This Crime Photo Is Generating a Lot of Conversation

February 16th 2017

Almie Rose

A 30-year-old woman from Davis, California, was arrested Tuesday on suspicion of vandalizing a local mosque on Jan. 22. Lauren Kirk-Coehlo was charged with "felony vandalism with a hate crime enhancement," according to The Sacramento Bee.

The coverage of the story by one local media outlet has attracted attention on Twitter for its portrayal of the suspect.

Based on surveillance footage, Kirk-Coehlo is suspected of smashing windows, slashing bicycle tires, and wrapping strips of bacon around the door handles of the Islamic Center of Davis. The damage is estimated to be "more than $7,000," according to The Sacramento Bee.

As Twitter user smileyabadin10 pointed out, Kirk-Coehlo is depicted in the story with her high school yearbook photo, leaving many Twitter users to speculate why a photo that's over a decade in age would have been published.

However, whatever the intentions or motivations of the local the paper, it caused a discussion about race and privilege, with some Twitter users noting how white suspects are afforded kinder photos in their crime stories than suspects of color.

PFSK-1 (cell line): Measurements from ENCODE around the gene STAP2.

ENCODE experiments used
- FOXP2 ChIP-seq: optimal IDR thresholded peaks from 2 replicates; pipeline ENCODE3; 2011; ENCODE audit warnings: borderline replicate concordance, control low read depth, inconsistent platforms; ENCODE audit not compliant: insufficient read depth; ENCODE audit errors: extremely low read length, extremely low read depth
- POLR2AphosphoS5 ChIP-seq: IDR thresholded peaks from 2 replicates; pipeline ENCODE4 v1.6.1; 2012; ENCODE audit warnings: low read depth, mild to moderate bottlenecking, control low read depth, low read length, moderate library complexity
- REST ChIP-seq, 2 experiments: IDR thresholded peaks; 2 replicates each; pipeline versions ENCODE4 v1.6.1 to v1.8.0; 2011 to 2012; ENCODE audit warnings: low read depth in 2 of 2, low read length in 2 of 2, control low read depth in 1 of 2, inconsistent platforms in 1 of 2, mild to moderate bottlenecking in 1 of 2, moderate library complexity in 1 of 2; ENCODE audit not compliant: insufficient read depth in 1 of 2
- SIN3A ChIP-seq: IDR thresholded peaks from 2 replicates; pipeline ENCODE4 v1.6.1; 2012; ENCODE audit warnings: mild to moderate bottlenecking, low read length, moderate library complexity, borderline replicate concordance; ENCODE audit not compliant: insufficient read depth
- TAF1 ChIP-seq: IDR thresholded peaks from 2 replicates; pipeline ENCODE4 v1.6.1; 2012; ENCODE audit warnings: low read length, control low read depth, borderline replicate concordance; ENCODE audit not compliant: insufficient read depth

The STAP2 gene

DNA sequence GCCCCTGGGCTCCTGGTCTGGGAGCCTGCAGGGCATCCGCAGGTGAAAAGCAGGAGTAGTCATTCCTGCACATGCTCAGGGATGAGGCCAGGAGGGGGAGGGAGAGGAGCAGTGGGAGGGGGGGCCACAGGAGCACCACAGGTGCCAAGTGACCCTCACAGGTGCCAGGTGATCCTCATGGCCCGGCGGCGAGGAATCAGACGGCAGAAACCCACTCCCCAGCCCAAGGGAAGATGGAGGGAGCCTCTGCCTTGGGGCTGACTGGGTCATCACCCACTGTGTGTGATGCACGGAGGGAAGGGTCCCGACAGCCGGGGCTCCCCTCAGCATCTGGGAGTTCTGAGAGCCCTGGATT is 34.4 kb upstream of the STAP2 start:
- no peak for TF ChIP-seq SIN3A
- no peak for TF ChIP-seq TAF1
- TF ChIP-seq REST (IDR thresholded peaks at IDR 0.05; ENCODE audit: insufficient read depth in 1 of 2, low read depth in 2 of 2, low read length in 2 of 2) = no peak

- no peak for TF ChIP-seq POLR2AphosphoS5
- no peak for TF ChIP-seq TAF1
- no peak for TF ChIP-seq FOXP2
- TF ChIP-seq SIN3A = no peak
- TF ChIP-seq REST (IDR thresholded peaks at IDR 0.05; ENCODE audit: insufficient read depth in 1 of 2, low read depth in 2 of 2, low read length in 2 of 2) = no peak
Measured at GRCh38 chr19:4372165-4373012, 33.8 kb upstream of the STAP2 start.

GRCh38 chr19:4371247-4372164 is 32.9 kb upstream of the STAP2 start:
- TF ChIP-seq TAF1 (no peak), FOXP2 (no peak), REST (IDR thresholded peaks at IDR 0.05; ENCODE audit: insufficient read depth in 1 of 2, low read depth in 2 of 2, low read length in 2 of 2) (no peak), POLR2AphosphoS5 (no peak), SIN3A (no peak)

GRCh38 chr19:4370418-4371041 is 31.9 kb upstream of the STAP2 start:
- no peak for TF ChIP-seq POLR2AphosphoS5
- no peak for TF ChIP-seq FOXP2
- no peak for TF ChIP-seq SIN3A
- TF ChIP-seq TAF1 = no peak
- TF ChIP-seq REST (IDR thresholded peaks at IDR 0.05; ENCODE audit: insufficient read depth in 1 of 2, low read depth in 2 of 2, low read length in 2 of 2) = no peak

In 2015, an artist named EJ Brown channeled his anger and frustration with the media's portrayal of black men and mugshots to create The Mugshot Series, a photo series that showed black men in a graduation cap and gown holding plaques depicting their college majors in the style of a mugshot.

"In the past couple of years we’ve seen events from Travyon Martin to Freddie Gray unfold, and I was disappointed with the way the media would portray young black men," Brown told Takepart. "They’d dig up photos from Facebook with a group of friends and suddenly they’re a gang. A peace sign would become a gang [symbol]. I was always puzzled by that."

There are some that argue that publications and the media should avoid using an accused person's mugshot.

"A mugshot, the picture taken after an arrest, is a photo designed to tell the state's side of a story. The subject of the photo, taken at one of the lowest points in their life, has no voice, but the language of the form - the unflattering bright light, the drab background, the name and prisoner ID at the bottom - tells us we are looking at a 'criminal,'" wrote Charles Davis wrote for Truthout.

Man behind bars

Because of the hate crime charge against Kirk-Coehlo, along with reports that she "wrote of having 'dreams and aspirations' of killing people, and glorified Charleston church shooter Dylann Roof in social media postings," according to The Davis Enterprise, Davis police are pushing to raise her bail from $40,000 to $1 million.

As Davis Detective Dan LaFond wrote in the police petition to raise bail, "I believe Kirk-Coehlo is an immediate danger to the public."